Moon Rising

February 7th, 2013

This amazing video of the moon rising over New Zealand (sent via FB by friends at St Johns College, Nottingham, England) reminds me of Psalm 8–who are we that God is mindful of us?? (I wish I could get my WordPress to allow me to post the photo.)

International Ecclesia (Church) and Ethics Conference/Webinar

January 21st, 2013

Announcing an international Ecclesia (Church) and Ethics Conference/Webinar with NT Wright, Stanley Hauerwas, Shane Claiborne, yours truly, and others: May 18 and 25. Get more info now!

This unique conference costs only $10 in the form of a donation to a charity!

General  Information

Ecclesia and Ethics: An Eco-friendly and Economically-feasible Online Biblical Studies and Theology Conference is an academic and ecclesial conference taking place on Saturday May 18th and Saturday May 25th 2013 in real-time via the high-tech Webinar site http://www.gotomeeting.com. No software will need to be purchased by presenters or attendees, and Webinar access is provided entirely for free due to a generous Capod Innovation Grant through the University of St Andrews in Scotland. Participants and attendees will be able to sign on, present, and listen to or watch presentations from anywhere in the world with reliable internet and a computer. Registration for the conference consists of a $10/£7 (minimum) donation to one of our Recommended Charities. We invite participants to give according to their means above the $10/£7 to one or more of our charities if they feel led and are able.

Main papers will be presented by our Main Speakers: N.T. Wright, Michael Gorman, Dennis Hollinger, Shane Claiborne, Stanley Hauerwas, Brian Rosner, Mariam Kamell, and Nijay Gupta. Additionally, we will have five Multiple Paper sessions throughout the conference, via five Virtual Rooms which will feature papers from a total of 20-25 selected papers. Interested parties are invited to submit an abstract to ecclesiaethics@gmail.com for consideration from January 2013-March 2013.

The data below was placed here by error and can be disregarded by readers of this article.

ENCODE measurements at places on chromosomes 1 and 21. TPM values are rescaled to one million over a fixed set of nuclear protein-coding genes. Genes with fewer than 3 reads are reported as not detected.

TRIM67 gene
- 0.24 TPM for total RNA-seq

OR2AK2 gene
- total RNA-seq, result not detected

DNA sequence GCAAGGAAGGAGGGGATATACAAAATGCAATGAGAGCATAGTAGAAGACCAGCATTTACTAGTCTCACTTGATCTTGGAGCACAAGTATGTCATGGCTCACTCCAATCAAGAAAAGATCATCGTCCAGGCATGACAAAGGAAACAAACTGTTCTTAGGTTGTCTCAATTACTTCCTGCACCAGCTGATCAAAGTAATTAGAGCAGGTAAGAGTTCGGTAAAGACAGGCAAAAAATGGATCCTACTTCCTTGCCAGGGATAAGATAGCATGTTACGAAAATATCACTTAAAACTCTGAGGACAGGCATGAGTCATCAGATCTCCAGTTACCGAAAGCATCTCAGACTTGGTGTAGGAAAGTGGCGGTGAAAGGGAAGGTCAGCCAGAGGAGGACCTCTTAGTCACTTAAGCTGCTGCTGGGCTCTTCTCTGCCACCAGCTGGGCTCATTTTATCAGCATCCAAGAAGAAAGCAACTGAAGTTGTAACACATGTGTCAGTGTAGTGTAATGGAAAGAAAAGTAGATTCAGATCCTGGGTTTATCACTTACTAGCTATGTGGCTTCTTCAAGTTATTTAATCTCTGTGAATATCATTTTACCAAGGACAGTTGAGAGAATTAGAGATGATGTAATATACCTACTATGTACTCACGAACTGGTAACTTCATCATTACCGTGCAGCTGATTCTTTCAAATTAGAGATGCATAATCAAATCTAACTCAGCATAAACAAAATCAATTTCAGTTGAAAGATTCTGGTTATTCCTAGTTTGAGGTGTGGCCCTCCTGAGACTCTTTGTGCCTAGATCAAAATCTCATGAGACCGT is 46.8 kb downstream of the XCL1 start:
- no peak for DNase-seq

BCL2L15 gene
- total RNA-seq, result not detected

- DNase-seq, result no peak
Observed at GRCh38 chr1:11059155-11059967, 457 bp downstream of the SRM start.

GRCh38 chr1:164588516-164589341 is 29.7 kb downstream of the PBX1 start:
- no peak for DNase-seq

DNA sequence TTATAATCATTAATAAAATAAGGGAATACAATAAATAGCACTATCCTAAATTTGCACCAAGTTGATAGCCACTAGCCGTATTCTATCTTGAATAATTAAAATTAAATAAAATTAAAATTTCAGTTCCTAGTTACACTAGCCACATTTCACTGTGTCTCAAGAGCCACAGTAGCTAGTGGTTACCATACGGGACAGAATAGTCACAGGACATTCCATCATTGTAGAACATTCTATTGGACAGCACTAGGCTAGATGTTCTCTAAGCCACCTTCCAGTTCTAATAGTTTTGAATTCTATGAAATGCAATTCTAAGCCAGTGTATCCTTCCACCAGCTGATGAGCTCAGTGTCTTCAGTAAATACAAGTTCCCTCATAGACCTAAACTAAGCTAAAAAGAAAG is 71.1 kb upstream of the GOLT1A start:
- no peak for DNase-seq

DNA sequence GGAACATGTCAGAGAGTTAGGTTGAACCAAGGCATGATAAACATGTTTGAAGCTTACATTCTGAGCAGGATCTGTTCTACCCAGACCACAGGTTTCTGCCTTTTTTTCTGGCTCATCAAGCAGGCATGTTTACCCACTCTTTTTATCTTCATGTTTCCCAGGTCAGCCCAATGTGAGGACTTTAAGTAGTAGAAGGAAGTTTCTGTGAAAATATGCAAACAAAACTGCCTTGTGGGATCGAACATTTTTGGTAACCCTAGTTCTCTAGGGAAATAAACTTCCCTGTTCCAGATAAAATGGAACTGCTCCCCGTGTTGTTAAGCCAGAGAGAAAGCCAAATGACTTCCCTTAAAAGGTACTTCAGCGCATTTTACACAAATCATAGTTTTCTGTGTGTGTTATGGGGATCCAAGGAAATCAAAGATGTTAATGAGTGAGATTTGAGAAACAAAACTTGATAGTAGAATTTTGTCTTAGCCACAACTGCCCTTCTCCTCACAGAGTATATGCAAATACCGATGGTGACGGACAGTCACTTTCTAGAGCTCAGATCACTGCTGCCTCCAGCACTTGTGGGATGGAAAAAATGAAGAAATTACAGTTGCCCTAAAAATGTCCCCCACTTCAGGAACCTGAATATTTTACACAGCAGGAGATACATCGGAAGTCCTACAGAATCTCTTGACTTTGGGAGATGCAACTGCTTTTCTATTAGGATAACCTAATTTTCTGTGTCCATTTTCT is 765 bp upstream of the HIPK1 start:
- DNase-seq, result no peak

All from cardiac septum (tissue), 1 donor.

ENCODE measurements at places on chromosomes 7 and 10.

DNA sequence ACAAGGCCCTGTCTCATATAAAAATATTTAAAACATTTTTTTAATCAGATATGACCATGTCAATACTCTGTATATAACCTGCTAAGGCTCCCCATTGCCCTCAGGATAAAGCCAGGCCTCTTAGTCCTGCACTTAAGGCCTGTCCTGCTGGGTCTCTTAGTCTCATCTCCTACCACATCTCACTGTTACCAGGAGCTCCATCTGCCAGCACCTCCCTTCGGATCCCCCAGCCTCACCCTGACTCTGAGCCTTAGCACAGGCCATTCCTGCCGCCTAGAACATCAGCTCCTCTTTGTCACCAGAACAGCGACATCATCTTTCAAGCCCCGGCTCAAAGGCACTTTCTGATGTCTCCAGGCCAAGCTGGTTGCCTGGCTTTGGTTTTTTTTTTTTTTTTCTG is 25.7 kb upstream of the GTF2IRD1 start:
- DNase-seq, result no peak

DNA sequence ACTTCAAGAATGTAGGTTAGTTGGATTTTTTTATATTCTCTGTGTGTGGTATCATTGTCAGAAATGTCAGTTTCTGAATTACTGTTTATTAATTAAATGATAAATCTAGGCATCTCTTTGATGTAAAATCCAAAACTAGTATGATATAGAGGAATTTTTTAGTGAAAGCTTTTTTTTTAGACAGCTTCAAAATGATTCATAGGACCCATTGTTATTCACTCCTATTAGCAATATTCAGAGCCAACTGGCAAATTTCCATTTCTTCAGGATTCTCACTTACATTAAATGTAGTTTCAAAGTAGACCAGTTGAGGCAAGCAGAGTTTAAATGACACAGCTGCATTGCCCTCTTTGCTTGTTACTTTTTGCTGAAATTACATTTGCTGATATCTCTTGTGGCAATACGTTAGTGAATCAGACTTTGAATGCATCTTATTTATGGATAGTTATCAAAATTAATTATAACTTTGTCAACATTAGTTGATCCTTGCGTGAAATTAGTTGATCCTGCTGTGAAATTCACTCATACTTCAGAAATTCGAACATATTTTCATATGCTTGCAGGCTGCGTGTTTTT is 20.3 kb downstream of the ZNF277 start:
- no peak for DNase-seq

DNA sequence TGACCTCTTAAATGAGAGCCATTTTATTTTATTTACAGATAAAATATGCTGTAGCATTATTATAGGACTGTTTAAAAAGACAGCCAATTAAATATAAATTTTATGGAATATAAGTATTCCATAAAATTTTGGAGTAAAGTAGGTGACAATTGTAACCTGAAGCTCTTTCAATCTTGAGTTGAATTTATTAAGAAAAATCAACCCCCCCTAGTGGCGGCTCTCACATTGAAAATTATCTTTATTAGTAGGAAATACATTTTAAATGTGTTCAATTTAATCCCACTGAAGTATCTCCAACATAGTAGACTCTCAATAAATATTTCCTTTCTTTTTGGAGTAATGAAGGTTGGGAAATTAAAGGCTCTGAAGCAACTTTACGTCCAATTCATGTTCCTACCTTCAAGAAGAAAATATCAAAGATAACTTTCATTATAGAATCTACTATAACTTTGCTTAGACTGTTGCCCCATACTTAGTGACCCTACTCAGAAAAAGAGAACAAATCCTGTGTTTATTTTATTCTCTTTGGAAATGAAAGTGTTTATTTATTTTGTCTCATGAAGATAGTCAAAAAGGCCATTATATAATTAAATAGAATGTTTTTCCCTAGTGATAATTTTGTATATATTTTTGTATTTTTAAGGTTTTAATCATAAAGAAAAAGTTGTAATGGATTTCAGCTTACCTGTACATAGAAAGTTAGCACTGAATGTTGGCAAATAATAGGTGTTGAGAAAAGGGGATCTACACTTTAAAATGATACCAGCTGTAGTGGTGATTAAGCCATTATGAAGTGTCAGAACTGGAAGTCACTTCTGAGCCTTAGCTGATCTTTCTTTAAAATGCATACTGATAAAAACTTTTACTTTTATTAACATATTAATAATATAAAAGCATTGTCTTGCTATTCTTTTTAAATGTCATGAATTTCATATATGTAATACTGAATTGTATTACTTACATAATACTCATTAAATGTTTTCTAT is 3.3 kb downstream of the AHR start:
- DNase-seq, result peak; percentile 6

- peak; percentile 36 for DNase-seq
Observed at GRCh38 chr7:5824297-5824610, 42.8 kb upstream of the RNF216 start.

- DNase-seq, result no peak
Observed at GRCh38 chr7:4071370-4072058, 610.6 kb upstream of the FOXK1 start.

All conference presenters (both Main Paper and Multiple Paper session presenters) will be allotted a 40 minute time slot with an additional 10 minutes designated for Q+A (50 minutes total). All presentations will be recorded as videos and available for viewing by registered conference attendees with a provided password through T&T Clark’s website. T&T Clark will also be publishing selected proceedings from the conference as a book.

Nestle-Aland 28 Greek NT Now Online

December 27th, 2012

Here it is.

And here is a Christmas message:

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Seven Last Words about Paul as Pastor

December 13th, 2012

The outline of my final presentation for the course “Pauline Spirituality for Church and Ministry.” Forgive the alliteration!

Paul as Pastor

The Seven Last Words

M. Gorman

  1. Proclamation—of the gospel of God = the missio Dei
  2. Participation—cruciform embodiment of the gospel/interchange in Christ
  3. Passion—zeal
  4. Parenting—like a mother and a father
  5. Partnership—with God and with others
  6. Prayer—praising God; interceding for others; requesting prayer support
  7. Purpose—individual and communal transformation into the image of God in Christ by the power of the Spirit = interchange in Christ = becoming the justice/righteousness of God = cruciform embodiment of the gospel = participation in the missio Dei